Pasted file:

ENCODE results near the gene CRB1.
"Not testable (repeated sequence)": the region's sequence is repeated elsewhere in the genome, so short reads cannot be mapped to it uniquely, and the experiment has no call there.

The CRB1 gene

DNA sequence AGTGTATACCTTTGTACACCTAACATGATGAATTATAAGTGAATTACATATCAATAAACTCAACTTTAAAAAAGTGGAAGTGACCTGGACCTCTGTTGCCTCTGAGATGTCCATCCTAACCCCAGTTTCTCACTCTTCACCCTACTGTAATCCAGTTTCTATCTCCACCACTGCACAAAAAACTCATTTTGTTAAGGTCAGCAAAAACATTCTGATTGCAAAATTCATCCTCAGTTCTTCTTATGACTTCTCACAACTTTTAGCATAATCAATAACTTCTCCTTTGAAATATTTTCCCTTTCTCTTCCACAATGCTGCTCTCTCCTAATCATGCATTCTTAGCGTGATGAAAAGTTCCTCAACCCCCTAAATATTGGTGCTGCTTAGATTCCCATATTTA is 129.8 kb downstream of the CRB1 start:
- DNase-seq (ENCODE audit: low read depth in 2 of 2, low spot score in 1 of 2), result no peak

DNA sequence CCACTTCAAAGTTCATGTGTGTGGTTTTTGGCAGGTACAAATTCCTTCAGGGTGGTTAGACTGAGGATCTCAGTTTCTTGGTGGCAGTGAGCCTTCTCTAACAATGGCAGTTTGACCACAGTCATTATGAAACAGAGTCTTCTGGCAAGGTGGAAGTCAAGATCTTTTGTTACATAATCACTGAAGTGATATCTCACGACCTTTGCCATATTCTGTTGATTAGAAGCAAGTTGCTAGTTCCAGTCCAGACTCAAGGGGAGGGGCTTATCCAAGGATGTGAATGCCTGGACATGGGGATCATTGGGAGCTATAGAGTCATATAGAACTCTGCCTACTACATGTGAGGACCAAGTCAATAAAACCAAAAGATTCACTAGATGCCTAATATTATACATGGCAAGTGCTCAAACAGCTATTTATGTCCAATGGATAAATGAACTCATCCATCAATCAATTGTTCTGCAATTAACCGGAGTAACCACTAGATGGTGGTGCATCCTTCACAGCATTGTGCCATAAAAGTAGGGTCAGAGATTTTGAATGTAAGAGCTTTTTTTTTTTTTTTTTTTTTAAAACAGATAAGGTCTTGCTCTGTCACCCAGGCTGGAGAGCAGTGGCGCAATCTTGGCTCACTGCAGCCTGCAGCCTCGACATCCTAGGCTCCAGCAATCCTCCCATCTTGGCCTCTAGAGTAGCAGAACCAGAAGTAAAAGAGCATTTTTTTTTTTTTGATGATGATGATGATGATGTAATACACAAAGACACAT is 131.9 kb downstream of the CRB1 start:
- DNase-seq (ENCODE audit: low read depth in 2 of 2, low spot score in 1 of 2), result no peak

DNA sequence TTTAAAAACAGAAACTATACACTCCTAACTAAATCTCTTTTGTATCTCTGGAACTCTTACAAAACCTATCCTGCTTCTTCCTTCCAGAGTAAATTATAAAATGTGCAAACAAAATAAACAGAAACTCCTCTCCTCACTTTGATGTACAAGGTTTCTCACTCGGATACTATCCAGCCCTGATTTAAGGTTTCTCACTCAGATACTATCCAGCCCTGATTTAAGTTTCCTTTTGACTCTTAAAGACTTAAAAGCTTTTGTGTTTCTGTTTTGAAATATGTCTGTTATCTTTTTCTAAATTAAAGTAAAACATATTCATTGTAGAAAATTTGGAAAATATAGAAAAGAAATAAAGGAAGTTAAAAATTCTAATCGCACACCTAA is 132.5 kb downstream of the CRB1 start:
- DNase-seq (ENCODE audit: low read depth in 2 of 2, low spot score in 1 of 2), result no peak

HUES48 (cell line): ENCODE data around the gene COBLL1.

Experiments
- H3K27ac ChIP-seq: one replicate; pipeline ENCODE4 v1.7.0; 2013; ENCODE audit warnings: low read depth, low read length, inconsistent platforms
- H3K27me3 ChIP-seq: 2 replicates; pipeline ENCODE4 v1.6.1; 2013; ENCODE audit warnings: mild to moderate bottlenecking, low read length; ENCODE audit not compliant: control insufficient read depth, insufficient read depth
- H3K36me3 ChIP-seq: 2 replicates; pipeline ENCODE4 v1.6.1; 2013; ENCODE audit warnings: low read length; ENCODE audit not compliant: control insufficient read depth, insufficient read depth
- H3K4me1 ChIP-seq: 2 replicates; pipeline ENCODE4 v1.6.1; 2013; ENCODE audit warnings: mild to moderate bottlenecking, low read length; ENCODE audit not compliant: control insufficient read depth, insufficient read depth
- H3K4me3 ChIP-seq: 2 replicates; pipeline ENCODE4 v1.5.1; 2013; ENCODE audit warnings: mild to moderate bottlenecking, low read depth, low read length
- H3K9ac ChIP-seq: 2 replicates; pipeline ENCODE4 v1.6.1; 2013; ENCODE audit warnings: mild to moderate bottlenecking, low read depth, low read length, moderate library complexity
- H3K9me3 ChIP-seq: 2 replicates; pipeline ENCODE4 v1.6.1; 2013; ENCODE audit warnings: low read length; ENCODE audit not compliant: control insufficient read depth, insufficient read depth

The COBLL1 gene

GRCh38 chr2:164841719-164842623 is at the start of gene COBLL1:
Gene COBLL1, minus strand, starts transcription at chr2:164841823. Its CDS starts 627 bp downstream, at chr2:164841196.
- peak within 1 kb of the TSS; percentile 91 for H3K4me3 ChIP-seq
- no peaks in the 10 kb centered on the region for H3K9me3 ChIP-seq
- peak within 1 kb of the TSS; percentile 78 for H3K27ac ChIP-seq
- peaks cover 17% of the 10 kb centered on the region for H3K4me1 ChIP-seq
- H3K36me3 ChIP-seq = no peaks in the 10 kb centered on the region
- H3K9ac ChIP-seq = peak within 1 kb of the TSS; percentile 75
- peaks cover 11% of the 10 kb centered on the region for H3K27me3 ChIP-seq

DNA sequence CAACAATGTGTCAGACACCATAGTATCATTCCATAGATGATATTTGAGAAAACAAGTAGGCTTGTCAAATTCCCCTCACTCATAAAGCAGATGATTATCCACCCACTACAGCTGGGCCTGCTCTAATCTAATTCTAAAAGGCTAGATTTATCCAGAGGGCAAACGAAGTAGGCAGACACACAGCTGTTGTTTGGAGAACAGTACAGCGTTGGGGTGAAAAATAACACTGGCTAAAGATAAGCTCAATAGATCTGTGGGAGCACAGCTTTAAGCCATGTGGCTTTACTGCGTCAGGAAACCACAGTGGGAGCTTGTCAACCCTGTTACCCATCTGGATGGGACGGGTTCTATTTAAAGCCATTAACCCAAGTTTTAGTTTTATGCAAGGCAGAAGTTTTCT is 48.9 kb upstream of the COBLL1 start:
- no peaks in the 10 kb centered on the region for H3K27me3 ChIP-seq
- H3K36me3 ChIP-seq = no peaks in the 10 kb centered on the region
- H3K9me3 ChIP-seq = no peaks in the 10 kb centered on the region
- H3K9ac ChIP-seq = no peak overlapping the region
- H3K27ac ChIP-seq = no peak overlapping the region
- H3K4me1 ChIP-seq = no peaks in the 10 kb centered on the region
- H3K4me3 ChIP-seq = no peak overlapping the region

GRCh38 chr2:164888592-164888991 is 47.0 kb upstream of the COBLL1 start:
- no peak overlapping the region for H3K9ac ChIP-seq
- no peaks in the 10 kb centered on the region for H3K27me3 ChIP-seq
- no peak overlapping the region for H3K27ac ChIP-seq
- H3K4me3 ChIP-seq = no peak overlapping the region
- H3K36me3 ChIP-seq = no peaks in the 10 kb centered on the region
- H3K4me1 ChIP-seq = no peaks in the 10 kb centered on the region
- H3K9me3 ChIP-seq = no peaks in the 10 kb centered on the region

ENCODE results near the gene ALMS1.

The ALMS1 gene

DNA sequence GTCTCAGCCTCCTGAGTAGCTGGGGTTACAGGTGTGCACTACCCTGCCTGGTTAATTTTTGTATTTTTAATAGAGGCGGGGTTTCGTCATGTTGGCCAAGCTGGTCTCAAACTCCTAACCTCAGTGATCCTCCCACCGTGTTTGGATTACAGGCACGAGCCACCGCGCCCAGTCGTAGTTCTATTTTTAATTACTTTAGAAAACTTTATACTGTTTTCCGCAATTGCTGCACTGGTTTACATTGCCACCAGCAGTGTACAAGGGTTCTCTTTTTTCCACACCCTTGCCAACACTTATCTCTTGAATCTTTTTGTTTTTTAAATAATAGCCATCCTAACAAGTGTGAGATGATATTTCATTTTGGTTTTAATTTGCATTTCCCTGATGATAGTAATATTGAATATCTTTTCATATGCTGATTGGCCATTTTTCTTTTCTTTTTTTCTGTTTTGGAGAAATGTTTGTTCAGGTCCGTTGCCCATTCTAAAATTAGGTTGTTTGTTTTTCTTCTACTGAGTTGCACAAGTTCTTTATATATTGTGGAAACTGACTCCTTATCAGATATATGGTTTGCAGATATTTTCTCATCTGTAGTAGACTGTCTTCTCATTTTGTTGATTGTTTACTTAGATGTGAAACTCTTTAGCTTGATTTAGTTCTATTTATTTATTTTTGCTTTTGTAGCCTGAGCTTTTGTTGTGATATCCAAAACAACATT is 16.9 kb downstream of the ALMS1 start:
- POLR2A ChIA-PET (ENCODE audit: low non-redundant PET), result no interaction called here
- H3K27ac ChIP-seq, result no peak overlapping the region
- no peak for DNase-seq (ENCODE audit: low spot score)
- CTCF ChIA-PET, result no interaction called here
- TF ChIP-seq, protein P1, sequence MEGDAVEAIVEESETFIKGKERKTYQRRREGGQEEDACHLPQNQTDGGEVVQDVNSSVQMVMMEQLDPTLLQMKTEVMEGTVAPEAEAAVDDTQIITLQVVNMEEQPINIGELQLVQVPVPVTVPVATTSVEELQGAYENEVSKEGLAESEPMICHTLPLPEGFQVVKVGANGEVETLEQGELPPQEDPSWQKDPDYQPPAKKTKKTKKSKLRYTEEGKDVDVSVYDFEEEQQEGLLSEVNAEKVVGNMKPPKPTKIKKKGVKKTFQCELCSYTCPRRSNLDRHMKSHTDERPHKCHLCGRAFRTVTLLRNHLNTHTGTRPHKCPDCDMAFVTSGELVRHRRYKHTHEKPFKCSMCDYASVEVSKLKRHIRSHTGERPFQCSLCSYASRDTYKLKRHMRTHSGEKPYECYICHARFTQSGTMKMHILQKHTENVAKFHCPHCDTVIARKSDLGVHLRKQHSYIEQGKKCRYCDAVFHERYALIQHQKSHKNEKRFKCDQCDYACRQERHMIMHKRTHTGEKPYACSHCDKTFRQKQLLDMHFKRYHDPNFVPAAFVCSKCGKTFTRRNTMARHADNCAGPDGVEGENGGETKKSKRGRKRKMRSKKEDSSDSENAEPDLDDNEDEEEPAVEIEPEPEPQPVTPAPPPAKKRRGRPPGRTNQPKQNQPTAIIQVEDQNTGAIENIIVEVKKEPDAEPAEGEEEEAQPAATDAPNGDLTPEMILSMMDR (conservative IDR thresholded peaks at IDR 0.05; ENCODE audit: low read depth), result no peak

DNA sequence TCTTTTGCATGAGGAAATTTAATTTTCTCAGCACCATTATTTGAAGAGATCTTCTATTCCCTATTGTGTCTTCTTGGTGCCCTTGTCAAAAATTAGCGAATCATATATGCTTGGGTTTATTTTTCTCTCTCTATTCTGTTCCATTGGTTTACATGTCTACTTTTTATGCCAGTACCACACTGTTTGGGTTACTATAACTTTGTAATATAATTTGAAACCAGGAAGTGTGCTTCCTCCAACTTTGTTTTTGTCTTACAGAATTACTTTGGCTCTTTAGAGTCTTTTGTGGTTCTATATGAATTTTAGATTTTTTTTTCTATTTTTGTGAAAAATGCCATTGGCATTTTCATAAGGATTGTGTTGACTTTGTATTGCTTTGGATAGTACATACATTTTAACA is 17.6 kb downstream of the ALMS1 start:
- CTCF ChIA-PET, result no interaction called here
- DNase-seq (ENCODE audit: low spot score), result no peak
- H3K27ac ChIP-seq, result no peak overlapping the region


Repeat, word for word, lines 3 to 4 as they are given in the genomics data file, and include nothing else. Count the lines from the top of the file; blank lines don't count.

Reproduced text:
The CRB1 gene

DNA sequence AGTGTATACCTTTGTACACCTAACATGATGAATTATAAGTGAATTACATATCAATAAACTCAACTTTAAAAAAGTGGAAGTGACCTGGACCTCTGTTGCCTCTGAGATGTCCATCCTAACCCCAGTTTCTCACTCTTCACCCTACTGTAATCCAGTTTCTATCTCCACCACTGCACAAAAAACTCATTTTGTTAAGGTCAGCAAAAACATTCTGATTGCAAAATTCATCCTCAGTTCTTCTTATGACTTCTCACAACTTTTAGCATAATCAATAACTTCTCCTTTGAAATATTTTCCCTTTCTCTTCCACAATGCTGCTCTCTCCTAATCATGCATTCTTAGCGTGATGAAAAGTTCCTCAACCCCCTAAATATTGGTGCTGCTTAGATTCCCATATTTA is 129.8 kb downstream of the CRB1 start: